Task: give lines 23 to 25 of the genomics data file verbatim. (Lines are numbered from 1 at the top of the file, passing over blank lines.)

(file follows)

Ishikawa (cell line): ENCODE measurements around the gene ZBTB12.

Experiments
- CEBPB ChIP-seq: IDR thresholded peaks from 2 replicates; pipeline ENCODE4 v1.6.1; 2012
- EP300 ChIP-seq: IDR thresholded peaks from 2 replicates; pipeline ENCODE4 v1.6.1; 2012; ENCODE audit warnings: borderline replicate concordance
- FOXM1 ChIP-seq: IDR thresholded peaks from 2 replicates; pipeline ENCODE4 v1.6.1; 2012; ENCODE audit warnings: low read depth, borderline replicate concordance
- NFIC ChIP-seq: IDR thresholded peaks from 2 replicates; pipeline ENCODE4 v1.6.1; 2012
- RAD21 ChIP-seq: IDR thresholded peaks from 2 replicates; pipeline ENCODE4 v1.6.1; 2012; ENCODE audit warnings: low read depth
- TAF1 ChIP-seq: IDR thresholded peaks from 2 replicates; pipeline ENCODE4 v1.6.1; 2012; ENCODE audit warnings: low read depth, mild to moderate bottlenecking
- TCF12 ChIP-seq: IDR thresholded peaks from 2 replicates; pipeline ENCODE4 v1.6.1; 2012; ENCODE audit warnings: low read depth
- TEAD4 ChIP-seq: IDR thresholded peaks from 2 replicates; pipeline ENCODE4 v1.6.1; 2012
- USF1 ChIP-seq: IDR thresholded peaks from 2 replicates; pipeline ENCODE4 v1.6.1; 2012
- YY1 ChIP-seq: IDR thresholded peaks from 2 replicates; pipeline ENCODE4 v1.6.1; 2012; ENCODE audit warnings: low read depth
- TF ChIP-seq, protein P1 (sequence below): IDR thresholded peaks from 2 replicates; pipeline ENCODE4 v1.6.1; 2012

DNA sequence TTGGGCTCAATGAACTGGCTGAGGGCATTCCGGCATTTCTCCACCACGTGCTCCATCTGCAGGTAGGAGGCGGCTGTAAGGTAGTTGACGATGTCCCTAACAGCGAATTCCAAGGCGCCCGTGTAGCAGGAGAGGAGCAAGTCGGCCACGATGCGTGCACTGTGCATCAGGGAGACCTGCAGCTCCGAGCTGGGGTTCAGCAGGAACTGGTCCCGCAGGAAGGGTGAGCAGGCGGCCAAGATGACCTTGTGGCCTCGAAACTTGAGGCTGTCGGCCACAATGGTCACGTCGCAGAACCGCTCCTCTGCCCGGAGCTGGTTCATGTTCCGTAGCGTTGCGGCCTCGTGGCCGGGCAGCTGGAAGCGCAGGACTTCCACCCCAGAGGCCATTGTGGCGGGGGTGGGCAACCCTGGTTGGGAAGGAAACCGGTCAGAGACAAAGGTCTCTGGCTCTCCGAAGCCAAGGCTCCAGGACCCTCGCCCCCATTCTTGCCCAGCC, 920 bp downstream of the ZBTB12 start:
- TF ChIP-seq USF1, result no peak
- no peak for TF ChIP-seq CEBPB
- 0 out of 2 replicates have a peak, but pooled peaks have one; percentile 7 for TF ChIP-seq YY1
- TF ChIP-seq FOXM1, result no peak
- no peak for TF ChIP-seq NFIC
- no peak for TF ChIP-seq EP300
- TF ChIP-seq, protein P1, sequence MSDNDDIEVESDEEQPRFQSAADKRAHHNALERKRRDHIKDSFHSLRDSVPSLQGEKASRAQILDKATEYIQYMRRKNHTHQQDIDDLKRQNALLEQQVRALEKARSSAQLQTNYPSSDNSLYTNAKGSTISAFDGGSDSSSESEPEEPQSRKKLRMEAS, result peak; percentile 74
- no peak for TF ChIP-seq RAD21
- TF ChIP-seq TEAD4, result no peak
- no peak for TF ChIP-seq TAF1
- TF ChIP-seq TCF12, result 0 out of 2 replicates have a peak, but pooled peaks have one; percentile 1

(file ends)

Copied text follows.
- TF ChIP-seq TEAD4, result no peak
- no peak for TF ChIP-seq TAF1
- TF ChIP-seq TCF12, result 0 out of 2 replicates have a peak, but pooled peaks have one; percentile 1